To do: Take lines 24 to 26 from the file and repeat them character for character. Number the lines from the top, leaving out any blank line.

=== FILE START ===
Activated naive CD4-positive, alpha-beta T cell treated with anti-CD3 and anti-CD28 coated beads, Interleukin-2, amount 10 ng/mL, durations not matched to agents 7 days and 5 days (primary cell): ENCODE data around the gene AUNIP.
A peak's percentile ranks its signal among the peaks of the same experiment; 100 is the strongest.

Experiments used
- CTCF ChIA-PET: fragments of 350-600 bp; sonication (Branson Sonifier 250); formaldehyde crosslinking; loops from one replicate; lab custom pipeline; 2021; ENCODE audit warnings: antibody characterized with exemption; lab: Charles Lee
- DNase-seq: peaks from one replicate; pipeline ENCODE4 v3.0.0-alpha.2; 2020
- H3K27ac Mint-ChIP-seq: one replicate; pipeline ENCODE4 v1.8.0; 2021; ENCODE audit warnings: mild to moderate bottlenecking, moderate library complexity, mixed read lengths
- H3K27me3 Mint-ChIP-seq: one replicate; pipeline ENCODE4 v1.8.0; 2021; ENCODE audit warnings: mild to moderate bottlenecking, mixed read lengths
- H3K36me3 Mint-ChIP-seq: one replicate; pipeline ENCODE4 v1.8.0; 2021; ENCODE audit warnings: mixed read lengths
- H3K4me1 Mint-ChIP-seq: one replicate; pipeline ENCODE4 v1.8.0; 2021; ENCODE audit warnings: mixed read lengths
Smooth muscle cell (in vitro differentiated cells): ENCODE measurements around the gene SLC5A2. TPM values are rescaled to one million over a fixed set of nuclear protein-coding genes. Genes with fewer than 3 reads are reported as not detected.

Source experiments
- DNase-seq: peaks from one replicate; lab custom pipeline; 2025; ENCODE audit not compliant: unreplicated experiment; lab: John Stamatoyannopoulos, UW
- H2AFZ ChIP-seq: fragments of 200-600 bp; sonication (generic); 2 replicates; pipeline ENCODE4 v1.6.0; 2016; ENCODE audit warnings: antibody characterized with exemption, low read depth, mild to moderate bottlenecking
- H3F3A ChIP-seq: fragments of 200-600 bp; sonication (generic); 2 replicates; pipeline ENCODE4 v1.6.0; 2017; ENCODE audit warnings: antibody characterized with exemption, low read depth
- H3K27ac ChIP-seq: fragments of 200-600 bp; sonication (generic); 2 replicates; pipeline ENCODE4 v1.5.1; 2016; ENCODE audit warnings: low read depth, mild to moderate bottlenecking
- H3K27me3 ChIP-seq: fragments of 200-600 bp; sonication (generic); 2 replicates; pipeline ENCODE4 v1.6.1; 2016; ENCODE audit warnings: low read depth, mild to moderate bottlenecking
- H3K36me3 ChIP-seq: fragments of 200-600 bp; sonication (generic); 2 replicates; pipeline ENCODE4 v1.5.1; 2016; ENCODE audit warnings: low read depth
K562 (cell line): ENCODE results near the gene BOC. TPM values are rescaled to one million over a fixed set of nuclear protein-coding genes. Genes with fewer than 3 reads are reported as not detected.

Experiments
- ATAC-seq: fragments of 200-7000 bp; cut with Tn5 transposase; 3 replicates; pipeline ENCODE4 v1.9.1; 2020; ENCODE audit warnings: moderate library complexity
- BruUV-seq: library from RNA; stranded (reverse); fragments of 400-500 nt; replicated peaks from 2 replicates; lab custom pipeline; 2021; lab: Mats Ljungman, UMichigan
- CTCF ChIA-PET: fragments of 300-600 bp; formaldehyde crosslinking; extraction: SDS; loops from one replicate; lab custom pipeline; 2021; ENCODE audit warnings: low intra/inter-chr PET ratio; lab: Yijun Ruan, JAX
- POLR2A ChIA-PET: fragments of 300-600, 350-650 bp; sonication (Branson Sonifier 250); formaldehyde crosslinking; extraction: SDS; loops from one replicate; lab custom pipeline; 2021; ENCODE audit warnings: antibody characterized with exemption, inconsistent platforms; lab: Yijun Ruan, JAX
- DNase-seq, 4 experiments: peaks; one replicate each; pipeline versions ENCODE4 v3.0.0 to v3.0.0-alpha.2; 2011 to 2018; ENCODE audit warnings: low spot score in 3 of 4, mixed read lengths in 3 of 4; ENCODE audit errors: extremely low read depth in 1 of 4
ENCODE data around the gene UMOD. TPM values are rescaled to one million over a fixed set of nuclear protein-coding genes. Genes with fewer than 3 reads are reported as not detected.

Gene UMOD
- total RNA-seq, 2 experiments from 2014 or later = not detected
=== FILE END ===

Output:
- DNase-seq, 4 experiments: peaks; one replicate each; pipeline versions ENCODE4 v3.0.0 to v3.0.0-alpha.2; 2011 to 2018; ENCODE audit warnings: low spot score in 3 of 4, mixed read lengths in 3 of 4; ENCODE audit errors: extremely low read depth in 1 of 4
ENCODE data around the gene UMOD. TPM values are rescaled to one million over a fixed set of nuclear protein-coding genes. Genes with fewer than 3 reads are reported as not detected.

Gene UMOD